I’m going to start this one off by admitting a personal bias: any musician who’s also a skateboarder gets immediate cool points in my book. As a teenage skate-rat that became an adult music obsessive, I’m hotwired to appreciate anyone else playing both sides of this particular field. Obviously, for every Duane Pitre, there’s a J. Casanova, and those clips of Lil Wayne skating are almost as bad as his guitar playing. But one perfect example of this crossover phenomenon is Toronto’s Ken Reaume (a.k.a. Black Walls). His new album Acedia is a soft-psych masterpiece of tangled guitar lines, subtle electronics, and whispered vocals that will worm their way into your brain. Since we have the aforementioned obsessions in common, I asked him to share his top five skateboarding and musical heroes.
Ken Reaume's Five Favorite Skate Sections
1. Brian Lotti - Now And Later
Brian Lotti is the most underrated pro skater. This came out in 1991, and at the time, it was incredibly advanced. I watched this so many times growing up, and even put a tape recorder against the speaker of my TV just to get the music, “Not The Same.” His commentary about going to school was awesome, and we got to know a little about him. I wrote a little instrumental called “Brian Lotti” on Acedia. I am always intrigued by skaters who became artists or musicians.
2. Ethan Fowler - A Visual Sound
Ethan’s section in Tincan Folklore is also incredible, but this is my favorite. The skating speaks for itself. Huge and fast. That 360 flip over the street gap at mock speed is insane. At the time, it was all skating slow in baggy clothes and tiny wheels, so this was a revelation. His Dickies, shaved head, and dress shirt are classic. The Super 8 filming and the whole feel of this video should make it part of the Criterion Collection.
3. Jason Lee - Video Days
Best backside 180 flips in skate history. Milk’s “The Knife Song” is epic. The footage of San Fran seemed like another planet to us skaters from Canada. We all dubbed videos off each other back then and we’d cram four videos on one VHS on EP, which made it look horrible. No one had a good copy of this.
4. Ali Boulala - Sorry
This is one of my favorite skate sections on YouTube. Fun to watch and totally punk. The Gray Matter song rules so unbelievably hard, and some of these tricks are very scary. The John Lydon intro is also great.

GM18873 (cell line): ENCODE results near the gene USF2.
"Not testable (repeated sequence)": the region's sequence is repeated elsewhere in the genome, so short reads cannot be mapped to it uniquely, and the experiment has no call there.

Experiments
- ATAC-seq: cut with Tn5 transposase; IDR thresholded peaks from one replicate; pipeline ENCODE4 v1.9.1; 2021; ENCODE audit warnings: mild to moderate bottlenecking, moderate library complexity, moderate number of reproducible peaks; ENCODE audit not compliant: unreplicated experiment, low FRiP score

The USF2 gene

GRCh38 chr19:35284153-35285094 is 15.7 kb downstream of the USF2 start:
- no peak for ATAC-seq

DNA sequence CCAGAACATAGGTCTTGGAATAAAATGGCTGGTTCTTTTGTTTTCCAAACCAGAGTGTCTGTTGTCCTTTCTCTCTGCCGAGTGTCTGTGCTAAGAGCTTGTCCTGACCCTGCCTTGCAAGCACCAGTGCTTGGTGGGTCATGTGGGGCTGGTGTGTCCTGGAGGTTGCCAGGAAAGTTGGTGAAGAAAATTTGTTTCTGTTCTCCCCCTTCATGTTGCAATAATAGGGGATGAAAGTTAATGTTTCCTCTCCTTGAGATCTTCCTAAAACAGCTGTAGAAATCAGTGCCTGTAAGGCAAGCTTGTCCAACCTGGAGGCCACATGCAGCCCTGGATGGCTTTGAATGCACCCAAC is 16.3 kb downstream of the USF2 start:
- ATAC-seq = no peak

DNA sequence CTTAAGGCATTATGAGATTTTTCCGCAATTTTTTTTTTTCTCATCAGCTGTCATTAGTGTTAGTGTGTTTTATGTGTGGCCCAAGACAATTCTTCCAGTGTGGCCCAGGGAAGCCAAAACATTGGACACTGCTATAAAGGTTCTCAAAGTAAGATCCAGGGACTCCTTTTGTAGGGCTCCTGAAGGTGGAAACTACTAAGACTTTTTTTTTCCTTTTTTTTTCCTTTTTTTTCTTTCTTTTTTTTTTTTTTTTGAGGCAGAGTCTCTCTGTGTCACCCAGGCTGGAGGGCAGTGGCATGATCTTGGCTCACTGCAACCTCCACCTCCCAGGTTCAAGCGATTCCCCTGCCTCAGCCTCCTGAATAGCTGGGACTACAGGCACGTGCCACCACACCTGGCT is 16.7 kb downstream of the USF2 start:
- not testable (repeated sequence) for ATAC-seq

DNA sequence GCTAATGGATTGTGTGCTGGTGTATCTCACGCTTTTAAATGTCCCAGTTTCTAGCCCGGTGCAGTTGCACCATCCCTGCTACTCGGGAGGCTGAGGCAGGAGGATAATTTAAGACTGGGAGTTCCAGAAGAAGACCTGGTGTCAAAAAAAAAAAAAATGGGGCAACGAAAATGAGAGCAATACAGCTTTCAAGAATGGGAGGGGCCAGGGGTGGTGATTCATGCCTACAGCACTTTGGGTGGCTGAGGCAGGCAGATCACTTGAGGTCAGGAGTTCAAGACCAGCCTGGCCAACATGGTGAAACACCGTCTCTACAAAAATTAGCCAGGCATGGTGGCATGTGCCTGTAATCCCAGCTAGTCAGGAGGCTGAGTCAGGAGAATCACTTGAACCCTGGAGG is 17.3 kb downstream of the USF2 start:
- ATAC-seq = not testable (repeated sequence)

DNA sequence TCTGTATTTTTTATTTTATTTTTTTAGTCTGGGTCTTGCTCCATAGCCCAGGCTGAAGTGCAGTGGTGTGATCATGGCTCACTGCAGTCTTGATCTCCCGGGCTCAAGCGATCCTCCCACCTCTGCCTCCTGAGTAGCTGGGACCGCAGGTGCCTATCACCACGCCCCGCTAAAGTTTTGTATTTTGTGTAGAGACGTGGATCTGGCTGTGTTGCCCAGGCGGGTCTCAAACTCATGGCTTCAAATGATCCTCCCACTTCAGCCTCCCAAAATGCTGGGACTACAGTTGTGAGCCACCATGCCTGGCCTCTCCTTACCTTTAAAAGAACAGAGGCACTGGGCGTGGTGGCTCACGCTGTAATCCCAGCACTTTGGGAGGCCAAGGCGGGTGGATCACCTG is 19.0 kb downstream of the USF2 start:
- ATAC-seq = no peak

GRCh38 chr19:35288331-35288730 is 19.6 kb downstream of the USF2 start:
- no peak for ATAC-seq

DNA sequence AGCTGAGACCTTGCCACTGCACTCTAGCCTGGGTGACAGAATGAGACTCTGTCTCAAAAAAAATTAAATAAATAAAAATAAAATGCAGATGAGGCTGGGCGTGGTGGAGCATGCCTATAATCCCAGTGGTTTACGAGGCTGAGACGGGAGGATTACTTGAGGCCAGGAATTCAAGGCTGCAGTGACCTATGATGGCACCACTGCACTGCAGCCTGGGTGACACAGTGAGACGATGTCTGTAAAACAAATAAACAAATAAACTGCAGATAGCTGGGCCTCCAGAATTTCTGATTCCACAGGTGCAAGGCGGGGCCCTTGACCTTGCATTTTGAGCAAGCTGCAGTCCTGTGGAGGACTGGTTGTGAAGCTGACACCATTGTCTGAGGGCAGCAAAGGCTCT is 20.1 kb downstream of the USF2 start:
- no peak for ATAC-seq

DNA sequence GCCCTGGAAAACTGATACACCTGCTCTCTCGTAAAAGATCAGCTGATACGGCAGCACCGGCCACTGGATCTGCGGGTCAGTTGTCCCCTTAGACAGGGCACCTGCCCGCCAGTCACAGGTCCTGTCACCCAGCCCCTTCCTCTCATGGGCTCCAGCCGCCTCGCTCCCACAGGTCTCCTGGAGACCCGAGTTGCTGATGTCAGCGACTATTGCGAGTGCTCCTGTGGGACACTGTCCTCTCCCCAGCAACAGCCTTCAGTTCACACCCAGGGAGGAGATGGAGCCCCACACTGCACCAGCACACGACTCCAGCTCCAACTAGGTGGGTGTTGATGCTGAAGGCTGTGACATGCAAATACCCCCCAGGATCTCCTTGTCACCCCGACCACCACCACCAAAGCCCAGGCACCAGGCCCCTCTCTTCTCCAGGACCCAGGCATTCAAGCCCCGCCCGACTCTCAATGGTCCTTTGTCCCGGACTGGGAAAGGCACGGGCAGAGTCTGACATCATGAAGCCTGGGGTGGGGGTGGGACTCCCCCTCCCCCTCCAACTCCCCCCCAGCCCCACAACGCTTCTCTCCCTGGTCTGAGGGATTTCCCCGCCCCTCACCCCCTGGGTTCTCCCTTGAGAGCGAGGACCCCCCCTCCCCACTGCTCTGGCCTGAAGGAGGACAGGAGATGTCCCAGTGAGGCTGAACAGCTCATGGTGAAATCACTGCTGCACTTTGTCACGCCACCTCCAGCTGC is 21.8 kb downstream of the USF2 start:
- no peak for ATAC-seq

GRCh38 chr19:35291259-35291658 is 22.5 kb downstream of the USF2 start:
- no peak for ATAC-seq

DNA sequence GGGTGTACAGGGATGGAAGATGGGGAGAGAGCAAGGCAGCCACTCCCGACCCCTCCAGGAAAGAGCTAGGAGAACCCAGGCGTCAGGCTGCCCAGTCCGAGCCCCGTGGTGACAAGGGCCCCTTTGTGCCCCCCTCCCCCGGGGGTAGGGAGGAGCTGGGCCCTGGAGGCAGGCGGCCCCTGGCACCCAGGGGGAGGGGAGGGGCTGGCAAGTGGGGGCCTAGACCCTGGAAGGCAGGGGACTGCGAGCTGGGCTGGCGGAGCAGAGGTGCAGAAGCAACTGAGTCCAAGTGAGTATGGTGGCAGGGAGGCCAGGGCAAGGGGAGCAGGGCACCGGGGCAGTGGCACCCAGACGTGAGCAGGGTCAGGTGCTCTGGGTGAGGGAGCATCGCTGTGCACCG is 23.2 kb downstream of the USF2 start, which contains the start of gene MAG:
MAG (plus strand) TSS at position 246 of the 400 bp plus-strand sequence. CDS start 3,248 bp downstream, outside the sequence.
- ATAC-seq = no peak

5. Guy Mariano - Fully Flared
The bad times Guy overcame (as depicted in the Epicly Later'd series) are a feat of human adversity. I think that's why I like this so much—because he hit rock bottom and overcame addiction, but came out with this section that blew everyone away.
Five Artists Ken Reaume Is Into Right Now
1. Bert Jansch
I have gone on Bert Jansch phases where I listen to him for weeks. Listen to Jack Orion with headphones and you'll understand. This footage is amazing: Recording one of his best albums that Drag City thankfully reissued. R.I.P. Bert.
Mystique is underrated and Void is the epitome of it. Their original output was largely contained to one side of a split 12”, but it left a legacy. I remember hearing them on the Dischord comp Flex Your Head years ago, and they intrigued me from the beginning. They also had the best band logo of all time. I put that logo on the cover of Acedia.
3. Sun Kil Moon/Mark Kozelek
Mark Kozelek’s guitar playing and music is like a Tarkovsky film: slow and beautiful, but requiring an attention span. I can never get bored of listening to him. It envelops and comforts you (I listen to Six Organs of Admittance for the same reasons) and I go back it time and time again. It's unpretentious without being cliché.
4. King Crimson
I’m fascinated by this band and by Robert Fripp. The first two King Crimson albums are stunning visually, conceptually, and emotionally. I had a bit of an obsession with The Doors as a teen, but had I heard Court Of The Crimson King that might’ve changed, as I discovered them much later in life.
5. Black Sabbath
There isn’t much to say that hasn’t already been said. Their music was both heavy and sad, but had metaphysical and existential themes. It’s music for the outcast. I’ve always wondered what it would’ve been like seeing them in the early 70's. Were people falling over themselves?
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